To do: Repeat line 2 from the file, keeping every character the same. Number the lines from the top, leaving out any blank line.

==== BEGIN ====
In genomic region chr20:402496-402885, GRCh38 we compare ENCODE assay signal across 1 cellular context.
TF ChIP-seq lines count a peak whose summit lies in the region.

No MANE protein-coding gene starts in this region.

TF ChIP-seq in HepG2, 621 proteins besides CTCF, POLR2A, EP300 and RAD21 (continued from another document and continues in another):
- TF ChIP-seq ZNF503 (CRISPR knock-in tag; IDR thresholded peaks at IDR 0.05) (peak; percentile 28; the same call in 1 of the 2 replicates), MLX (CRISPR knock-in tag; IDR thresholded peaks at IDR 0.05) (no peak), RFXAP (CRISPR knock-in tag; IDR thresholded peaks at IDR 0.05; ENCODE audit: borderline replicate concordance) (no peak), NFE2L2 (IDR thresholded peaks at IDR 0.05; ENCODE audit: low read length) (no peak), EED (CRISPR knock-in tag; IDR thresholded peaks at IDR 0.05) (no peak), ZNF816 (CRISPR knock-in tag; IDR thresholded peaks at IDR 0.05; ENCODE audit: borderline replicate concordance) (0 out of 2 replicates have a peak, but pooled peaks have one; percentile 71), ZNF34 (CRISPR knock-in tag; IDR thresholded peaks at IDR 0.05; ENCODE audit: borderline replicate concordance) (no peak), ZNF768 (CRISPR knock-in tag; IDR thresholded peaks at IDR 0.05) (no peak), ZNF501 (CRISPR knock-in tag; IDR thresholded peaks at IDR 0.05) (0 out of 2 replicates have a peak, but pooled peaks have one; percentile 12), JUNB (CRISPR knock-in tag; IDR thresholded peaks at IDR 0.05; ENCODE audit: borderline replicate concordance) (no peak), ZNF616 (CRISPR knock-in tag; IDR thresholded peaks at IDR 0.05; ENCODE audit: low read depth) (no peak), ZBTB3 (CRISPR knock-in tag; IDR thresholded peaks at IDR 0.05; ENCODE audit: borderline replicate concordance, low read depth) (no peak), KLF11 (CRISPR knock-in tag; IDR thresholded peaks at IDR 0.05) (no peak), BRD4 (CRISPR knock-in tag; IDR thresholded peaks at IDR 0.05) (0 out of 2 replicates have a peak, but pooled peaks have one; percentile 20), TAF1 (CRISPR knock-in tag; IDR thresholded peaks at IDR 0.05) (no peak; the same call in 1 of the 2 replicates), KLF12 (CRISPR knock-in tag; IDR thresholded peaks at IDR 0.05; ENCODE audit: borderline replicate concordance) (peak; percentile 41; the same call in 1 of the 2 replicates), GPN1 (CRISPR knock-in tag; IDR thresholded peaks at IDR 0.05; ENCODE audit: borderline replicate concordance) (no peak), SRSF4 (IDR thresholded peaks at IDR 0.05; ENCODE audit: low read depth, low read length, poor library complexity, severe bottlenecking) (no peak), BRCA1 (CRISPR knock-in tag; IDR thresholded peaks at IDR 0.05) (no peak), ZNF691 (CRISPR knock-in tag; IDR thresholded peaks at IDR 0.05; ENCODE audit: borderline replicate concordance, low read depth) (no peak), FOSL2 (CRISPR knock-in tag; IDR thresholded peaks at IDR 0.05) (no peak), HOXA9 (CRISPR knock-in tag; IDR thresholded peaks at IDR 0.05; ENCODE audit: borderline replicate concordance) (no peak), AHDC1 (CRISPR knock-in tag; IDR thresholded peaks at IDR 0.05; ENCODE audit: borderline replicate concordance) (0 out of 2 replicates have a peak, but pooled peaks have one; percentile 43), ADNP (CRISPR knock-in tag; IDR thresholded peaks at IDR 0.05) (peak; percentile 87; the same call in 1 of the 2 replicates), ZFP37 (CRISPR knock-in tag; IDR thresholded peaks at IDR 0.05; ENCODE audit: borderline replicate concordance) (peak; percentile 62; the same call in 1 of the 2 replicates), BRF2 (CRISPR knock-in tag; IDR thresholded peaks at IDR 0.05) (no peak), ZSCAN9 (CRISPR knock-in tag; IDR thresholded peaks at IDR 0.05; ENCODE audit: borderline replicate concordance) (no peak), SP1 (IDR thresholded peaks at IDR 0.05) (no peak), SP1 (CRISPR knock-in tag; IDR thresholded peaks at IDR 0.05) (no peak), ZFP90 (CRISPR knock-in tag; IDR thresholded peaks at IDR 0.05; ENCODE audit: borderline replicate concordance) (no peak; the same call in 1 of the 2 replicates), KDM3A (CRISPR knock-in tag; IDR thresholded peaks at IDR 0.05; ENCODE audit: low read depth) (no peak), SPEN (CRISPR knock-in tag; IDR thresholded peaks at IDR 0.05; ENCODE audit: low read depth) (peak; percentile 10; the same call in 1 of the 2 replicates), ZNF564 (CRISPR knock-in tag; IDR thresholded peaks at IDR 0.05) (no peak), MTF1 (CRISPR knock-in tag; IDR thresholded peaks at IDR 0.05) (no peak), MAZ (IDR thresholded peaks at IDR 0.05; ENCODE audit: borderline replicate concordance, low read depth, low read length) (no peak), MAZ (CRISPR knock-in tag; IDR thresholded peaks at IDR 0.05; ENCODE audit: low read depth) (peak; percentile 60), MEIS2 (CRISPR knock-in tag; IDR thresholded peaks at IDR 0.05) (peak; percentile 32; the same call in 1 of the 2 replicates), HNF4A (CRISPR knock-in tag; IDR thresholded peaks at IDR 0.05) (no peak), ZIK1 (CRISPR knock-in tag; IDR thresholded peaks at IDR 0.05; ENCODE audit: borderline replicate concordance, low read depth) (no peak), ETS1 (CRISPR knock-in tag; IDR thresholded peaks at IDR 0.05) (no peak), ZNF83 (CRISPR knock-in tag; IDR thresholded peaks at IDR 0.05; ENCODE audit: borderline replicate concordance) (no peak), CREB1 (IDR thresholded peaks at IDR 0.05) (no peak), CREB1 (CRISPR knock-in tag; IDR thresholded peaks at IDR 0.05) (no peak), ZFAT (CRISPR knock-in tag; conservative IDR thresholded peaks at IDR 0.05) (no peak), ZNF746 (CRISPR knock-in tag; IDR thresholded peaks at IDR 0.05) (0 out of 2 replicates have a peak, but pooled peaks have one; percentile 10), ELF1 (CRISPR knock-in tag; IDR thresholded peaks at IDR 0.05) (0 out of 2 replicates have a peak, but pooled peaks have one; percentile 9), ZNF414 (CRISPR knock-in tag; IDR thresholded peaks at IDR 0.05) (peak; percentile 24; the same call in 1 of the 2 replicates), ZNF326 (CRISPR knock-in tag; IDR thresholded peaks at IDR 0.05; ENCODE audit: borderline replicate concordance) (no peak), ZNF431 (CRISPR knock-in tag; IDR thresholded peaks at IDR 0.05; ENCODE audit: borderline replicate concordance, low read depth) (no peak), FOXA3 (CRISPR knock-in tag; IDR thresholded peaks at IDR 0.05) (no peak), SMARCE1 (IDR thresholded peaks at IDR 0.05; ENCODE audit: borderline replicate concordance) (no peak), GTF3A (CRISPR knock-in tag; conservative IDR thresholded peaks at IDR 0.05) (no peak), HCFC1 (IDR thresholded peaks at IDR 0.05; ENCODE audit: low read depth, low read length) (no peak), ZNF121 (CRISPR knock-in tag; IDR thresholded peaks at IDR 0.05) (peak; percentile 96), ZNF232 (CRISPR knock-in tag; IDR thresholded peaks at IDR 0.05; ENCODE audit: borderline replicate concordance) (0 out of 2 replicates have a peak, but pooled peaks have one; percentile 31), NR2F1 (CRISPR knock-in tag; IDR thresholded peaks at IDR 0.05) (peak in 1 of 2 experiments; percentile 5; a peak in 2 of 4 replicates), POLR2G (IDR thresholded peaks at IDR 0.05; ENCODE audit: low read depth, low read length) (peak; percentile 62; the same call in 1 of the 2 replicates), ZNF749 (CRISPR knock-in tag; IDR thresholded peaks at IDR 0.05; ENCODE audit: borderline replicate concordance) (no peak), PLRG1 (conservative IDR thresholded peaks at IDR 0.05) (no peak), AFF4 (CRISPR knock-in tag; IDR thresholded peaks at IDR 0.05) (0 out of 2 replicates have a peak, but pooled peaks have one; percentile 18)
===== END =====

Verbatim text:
TF ChIP-seq lines count a peak whose summit lies in the region.